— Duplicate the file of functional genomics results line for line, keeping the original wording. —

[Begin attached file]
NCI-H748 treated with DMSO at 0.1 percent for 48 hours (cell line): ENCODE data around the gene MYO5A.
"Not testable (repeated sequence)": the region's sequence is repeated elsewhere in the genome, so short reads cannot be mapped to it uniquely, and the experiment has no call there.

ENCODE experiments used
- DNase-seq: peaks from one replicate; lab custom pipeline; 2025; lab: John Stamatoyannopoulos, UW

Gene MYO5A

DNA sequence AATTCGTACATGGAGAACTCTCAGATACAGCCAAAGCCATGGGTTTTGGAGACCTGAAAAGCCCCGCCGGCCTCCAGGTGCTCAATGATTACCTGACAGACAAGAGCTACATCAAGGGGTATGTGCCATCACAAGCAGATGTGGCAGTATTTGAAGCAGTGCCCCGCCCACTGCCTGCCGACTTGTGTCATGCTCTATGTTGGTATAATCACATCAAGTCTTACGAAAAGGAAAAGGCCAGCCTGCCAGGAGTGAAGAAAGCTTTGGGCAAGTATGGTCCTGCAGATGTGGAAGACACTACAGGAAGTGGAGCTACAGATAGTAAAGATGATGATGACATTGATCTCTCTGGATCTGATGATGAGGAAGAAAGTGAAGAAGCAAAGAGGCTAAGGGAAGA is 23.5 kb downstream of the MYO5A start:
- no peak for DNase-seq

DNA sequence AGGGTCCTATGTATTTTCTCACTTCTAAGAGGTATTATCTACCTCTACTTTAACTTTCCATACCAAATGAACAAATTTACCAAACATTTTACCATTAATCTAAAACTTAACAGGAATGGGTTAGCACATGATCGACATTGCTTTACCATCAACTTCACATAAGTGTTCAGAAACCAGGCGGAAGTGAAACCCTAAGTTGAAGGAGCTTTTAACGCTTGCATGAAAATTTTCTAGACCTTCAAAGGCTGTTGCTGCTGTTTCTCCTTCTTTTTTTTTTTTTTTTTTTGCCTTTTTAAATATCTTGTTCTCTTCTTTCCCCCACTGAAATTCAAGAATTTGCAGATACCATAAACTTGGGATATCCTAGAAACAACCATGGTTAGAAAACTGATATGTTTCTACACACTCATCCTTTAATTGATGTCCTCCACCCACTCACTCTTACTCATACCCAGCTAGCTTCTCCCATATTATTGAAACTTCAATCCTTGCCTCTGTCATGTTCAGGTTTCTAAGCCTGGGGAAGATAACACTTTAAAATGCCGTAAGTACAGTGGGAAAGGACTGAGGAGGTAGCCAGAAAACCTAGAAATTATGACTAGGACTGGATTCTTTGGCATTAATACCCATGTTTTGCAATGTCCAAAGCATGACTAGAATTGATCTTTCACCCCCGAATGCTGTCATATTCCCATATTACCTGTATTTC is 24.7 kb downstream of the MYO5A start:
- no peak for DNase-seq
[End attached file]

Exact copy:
NCI-H748 treated with DMSO at 0.1 percent for 48 hours (cell line): ENCODE data around the gene MYO5A.
"Not testable (repeated sequence)": the region's sequence is repeated elsewhere in the genome, so short reads cannot be mapped to it uniquely, and the experiment has no call there.

ENCODE experiments used
- DNase-seq: peaks from one replicate; lab custom pipeline; 2025; lab: John Stamatoyannopoulos, UW

Gene MYO5A

DNA sequence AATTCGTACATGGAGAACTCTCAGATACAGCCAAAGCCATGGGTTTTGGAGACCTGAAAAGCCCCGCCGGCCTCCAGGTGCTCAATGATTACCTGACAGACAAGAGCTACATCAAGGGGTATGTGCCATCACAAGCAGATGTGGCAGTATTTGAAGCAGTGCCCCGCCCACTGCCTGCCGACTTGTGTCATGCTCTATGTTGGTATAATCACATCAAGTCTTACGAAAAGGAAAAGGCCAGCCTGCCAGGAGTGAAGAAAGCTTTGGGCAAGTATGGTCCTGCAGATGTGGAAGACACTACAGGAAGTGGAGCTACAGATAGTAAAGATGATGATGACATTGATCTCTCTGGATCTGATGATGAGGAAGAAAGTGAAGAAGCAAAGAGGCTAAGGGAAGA is 23.5 kb downstream of the MYO5A start:
- no peak for DNase-seq

DNA sequence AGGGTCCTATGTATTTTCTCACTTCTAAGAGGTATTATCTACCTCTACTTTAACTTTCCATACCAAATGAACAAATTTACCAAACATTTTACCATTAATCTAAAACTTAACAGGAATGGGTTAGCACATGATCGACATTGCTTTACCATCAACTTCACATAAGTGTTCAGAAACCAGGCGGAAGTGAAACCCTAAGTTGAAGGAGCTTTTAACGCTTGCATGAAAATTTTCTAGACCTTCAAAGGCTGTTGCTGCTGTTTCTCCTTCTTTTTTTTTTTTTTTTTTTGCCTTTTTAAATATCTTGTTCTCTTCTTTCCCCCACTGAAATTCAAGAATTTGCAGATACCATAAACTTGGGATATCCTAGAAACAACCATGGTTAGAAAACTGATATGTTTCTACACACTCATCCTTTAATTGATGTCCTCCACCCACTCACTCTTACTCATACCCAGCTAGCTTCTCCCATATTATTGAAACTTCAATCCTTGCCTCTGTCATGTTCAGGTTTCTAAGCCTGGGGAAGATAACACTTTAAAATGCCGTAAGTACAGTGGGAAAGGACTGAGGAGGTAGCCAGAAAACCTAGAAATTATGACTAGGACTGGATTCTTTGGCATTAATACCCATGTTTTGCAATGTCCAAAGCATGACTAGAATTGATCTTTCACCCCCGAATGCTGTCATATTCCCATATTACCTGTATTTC is 24.7 kb downstream of the MYO5A start:
- no peak for DNase-seq